Expert shares when you should test for Covid to get an accurate result

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Access to free Covid tests for the majority of people in the UK was scrapped last year, as the threat of coronavirus was judged to have reduced.

And it is no longer mandatory to test for the infection if you notice symptoms.

But as cases of COVID-19 have been rising again in the UK, some people may wish to test in order to minimise the risk of spreading the disease to others.

Taking a test is the only way to be sure whether your symptoms, which could easily be mistaken for those of a cold or the flu, are caused by Covid.

However, when you choose to test for Covid could have an influence on the result you get.

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According to George Sandhu, deputy superintendent pharmacist at Well Pharmacy, testing “too late” after your symptoms start could result in a false negative.

He recommended taking a lateral flow test (LFT) as soon as your symptoms start.

Speaking exclusively to , he explained: “You should use a LFT as soon as you start to show symptoms.

“LFTs cannot detect very low levels of coronavirus in a sample, therefore if you have only recently been infected, are currently in the incubation period, or if you have recovered the LFT may not give a positive result.”

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He continued: “In addition, the sensitivity of LFTs is very dependent on the person who is doing the test.

“It is important to read and follow the instructions provided with the test carefully as it might be different to one you have done previously.”

His advice is backed by the Centres for Disease Control and Prevention (CDC), which says: “If you have symptoms, test immediately”.

The CDC says: “If you use an antigen test [lateral flow test], a positive result is reliable, but a negative test is not always accurate.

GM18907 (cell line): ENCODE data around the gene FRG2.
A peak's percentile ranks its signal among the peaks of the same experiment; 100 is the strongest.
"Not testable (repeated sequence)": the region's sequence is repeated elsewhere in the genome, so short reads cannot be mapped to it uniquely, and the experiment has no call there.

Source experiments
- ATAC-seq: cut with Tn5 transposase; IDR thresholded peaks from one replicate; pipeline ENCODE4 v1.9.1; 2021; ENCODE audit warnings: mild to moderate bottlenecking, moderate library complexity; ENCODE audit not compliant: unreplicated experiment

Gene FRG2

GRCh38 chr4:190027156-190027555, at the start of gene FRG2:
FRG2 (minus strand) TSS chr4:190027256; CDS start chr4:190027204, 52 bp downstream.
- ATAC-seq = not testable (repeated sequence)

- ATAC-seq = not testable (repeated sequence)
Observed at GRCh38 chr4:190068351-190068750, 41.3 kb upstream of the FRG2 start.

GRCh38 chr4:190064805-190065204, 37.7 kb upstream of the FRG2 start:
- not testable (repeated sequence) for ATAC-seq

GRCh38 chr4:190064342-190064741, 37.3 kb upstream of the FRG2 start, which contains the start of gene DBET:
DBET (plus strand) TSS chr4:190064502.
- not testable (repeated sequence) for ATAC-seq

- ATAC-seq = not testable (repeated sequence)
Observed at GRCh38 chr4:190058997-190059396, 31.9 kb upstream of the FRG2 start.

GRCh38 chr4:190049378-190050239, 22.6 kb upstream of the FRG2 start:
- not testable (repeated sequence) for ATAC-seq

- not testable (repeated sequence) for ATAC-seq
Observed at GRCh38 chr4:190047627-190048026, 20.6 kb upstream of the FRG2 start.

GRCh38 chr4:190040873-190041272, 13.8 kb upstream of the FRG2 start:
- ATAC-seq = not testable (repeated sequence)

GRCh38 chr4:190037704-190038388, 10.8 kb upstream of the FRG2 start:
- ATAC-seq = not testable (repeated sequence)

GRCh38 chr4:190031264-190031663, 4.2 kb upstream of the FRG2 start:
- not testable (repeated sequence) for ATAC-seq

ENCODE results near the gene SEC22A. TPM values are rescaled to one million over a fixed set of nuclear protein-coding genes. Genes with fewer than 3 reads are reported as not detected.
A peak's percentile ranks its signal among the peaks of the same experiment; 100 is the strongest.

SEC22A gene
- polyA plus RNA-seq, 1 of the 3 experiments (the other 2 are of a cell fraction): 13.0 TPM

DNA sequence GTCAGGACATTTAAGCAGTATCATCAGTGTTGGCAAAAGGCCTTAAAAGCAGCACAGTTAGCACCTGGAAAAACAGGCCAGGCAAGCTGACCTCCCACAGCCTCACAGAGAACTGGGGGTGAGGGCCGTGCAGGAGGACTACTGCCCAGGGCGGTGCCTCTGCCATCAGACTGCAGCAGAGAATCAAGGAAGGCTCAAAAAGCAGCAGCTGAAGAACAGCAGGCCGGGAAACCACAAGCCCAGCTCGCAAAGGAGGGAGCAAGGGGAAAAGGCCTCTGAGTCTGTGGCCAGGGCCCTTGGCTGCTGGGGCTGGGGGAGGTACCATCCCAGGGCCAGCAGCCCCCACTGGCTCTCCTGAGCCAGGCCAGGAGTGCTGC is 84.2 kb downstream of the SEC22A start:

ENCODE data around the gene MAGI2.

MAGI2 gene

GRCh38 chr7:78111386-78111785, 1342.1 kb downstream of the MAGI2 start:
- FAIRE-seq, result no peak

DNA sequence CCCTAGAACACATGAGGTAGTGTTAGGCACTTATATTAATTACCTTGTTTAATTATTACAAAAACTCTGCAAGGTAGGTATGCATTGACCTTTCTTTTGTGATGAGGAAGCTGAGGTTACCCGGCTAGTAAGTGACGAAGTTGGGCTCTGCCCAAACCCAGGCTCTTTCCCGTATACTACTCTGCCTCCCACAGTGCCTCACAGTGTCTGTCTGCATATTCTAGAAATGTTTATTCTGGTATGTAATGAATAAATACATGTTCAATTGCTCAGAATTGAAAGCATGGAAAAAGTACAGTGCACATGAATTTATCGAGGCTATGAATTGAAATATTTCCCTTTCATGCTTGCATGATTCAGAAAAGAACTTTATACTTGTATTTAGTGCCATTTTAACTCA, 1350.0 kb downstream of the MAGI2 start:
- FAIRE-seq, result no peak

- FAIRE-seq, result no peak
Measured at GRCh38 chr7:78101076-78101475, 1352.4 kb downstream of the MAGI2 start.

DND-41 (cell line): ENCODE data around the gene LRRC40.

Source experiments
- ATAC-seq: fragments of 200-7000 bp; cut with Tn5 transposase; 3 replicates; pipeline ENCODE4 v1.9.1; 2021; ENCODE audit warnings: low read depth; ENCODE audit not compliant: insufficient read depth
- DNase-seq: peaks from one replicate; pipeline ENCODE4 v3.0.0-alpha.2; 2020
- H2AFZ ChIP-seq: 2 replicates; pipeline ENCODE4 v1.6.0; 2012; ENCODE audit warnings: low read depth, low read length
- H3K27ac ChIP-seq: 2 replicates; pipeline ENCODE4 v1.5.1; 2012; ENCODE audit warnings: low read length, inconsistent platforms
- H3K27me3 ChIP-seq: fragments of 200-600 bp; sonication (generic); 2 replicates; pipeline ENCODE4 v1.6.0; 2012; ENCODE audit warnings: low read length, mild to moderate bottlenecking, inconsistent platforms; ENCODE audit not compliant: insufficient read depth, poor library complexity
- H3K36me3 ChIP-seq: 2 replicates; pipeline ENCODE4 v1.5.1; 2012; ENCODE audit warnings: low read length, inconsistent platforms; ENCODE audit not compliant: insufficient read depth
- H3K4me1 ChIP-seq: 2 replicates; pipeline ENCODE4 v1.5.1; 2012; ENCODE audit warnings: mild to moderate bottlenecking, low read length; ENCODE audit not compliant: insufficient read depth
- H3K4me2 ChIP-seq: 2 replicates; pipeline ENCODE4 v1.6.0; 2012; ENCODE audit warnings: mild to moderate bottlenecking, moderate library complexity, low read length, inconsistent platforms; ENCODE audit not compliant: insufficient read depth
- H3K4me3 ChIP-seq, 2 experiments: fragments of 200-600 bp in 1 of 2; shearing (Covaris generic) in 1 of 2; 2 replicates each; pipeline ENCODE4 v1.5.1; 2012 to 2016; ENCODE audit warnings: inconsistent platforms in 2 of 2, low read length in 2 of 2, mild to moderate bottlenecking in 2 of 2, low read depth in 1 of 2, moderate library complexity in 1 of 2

“If your antigen test is negative, take another antigen test after 48 hours.”

If you do not have symptoms but have come into contact with someone who had or has tested positive for Covid you should still test, it says.

“If you do not have symptoms but have been exposed to COVID-19, wait at least five full days after your exposure before taking a test,” the CDC adds.

What to do if you test positive

Although self-isolation is no longer mandatory, the NHS recommends avoiding contact with others for at least five days after testing positive – or even if you are just experiencing symptoms.

The NHS says: “Avoid meeting people who are more likely to get seriously ill from viruses, such as people with a weakened immune system, for 10 days after the day you took your test.”

Symptoms of Covid can include:

  • A high temperature or shivering
  • A new, continuous cough
  • A loss or change to your sense of smell or taste
  • Shortness of breath
  • Feeling tired or exhausted
  • An aching body
  • A headache
  • A sore throat
  • A blocked or runny nose
  • Loss of appetite
  • Diarrhoea
  • Feeling sick or being sick.

In a recent report, the UK Health Security Agency stated the overall COVID-19 hospital admission rate was 6.13 people per 100,000 of the population, an increase from 4.36 per 100,000 in an update on September 28.

Intensive care admissions due to Covid also increased – from 0.11 per 100,000 people to 0.2.

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